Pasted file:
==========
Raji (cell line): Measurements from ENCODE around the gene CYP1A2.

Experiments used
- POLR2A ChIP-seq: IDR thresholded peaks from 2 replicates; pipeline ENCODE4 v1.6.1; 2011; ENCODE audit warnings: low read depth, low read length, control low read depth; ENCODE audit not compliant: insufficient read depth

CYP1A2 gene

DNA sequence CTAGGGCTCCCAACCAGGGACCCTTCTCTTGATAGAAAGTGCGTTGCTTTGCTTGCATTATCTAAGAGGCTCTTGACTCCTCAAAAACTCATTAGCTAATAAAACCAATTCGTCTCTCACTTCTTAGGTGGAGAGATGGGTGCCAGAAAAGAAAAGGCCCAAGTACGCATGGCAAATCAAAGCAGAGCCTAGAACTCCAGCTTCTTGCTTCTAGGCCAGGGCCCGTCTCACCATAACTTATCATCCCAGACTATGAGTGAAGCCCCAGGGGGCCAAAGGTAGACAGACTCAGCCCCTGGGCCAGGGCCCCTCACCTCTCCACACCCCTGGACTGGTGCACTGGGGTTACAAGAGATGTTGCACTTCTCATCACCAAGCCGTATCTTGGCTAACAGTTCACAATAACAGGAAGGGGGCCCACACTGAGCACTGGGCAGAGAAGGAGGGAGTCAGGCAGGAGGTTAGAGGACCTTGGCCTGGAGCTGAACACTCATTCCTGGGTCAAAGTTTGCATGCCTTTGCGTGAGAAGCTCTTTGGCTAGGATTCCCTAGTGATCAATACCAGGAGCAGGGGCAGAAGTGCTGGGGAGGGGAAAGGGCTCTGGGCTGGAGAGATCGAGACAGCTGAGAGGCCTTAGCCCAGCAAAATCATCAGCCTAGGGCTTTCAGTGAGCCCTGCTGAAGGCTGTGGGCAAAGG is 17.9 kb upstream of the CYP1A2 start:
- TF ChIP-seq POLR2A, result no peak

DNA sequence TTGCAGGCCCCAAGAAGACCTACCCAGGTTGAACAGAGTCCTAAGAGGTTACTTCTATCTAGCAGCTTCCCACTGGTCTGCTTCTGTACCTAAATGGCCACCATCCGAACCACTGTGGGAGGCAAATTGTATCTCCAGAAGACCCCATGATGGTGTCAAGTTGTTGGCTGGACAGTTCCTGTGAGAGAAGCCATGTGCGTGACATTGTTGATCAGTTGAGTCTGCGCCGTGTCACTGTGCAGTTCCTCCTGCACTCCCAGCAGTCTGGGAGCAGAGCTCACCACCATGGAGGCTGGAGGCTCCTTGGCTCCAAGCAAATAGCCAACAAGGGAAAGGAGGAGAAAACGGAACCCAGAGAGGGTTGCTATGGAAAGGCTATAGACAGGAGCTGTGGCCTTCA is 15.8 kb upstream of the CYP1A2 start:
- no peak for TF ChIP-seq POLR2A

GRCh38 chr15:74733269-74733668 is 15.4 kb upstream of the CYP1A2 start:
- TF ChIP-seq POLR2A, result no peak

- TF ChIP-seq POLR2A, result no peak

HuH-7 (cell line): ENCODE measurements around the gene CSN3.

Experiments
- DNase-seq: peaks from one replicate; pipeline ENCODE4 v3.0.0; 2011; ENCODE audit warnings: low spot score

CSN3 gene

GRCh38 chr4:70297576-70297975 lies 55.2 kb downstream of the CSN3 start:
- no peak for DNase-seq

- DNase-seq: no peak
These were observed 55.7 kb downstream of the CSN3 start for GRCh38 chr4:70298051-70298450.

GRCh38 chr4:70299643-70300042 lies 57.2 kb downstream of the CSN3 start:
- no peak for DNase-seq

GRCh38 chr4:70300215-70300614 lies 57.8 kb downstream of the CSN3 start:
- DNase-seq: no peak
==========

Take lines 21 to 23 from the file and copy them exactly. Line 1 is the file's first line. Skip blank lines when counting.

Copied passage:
- no peak for DNase-seq

GRCh38 chr4:70300215-70300614 lies 57.8 kb downstream of the CSN3 start:
- DNase-seq: no peak